Statistics decipher the rainforest's biodiversity


Mathematics professors at Aalborg University use spatial statistics to help biologists understand biodiversity in the world’s rainforests. Using mathematical models, they can see patterns and correlations that are otherwise invisible.

By using statistical models and advanced mathematics, the two mathematics professors Rasmus Waagepetersen and Jesper Møller from the Department of Mathematical Sciences at AAU help biology researchers understand why the trees of the rainforest grow where they do. By studying the spatial distribution of trees over time, mathematicians have come up with new clues for understanding how life in the rainforest develops.

Thousands of trees

In order to understand the biodiversity of the world’s rainforests, biologists select areas of 1 x 0.5 km in various places on the planet. They register the positions of the different trees and plants within these areas in order to gain an overview of how many different species there are and where and how they grow.

Unlike forests in temperate regions like Denmark, where we typically see a dozen different kinds of trees, the rainforest houses a huge variety of species. "There are often several hundred different species in an area of 50 hectares of rainforest, and several hundred thousand trees in total”, Rasmus Waagepetersen says.

The data gathered provide biologists with an indication of how many different species exist in a given area, but they do not necessarily make them wiser as to why the trees are located where they are, or what determines the great diversity of trees in the rainforest.

What biologists are interested in finding out is why there are so many different species. "You would think that a few species would eventually outcompete the others. Yet that is not the case. The rainforest has been around for millions of years, and it has maintained a very high level of biodiversity. Biologists would love to know why this is the case and to understand how biodiversity works”, says Rasmus Waagepetersen. 

Order in chaos

If you look at the distribution of trees in the rainforest as dots on a map, it seems completely random at first. In some places, certain species are located in dense clusters; elsewhere, they seem to grow at random, scattered amongst each other.

In order to understand how this diversity arises and the underlying reasons why the trees grow where they do, biologists must lean on advanced statistics.

They will typically have a number of hypotheses about the factors that come into play. These may be different soil conditions, the altitude of the terrain, proximity to water, spreading of seeds via various animals, etc., yet these still cannot explain everything.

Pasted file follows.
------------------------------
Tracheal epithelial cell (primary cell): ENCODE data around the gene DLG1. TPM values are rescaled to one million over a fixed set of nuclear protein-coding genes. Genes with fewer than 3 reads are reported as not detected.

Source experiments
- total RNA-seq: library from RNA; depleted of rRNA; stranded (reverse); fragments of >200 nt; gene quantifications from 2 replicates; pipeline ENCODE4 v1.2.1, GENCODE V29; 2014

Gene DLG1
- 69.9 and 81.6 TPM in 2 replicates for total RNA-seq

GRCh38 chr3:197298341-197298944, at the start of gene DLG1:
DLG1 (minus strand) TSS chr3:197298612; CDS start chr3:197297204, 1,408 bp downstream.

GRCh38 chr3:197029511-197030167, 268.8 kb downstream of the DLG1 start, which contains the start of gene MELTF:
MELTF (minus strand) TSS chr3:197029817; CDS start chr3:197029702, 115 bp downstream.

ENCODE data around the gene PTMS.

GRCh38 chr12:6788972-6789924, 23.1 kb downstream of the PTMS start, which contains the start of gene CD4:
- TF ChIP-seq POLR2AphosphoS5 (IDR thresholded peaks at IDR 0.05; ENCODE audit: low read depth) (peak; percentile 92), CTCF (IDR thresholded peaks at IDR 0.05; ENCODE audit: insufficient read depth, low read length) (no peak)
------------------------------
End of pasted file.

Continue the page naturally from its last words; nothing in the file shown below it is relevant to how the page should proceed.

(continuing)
- “With the models we have developed, we can consider all the different conditions that biologists know about, and see if it makes sense in terms of where the trees are located. However, this also means that we can see whether there are other factors that biologists may have overlooked, or do not know about. Lots of unknown factors may come into play”, Rasmus Waagepetersen explains.

Explanatory variables

The two researchers’ statistical models do not relate specifically to biological causalities. However, they can be used to study whether the biologists’ data support their theories about how things are correlated.

- “We cannot necessarily see what contributes to biodiversity being the way it is. That’s not how mathematics works. But we can see if a pattern suggests other significant factors that influence where and how trees grow”, says Jesper Møller and continues: “We call these 'explanatory variables' – i.e. external factors that may or may not affect the outcome”, he explains.

“With the statistical models and methods, we have developed, we can see if an explanatory variable is missing – if there is an apparent correlation in the randomness that must have a cause.”

Understanding the world through mathematics

"The work to map the foundation of the rainforest’s biodiversity is based on over 35 years of fundamental research in mathematics”, professor Jesper Møller explains.

- “This is not something that has been developed specifically to map the biodiversity of rainforests. It is just one of many areas where we use mathematical and statistical models to understand how the world works and why things happen the way they do”, he says.

By using point processes, where events or other subjects of study are marked as points on a map in two or three dimensions, in principle it is possible to decipher patterns in anything from traffic accidents on the road networks to meteor impacts on Earth, or how our brain cells are organised.

- “Basically, it’s about using advanced statistics and mathematics to better understand insanely intricate processes that otherwise look completely incoherent and chaotic”, says Jesper Møller.

Sustainable Development Goal 15

Contact person

Rasmus Waagepetersen
Phone: (0045) 9940 8856

Contact person

Jesper Møller
Phone: (0045) 9940 8863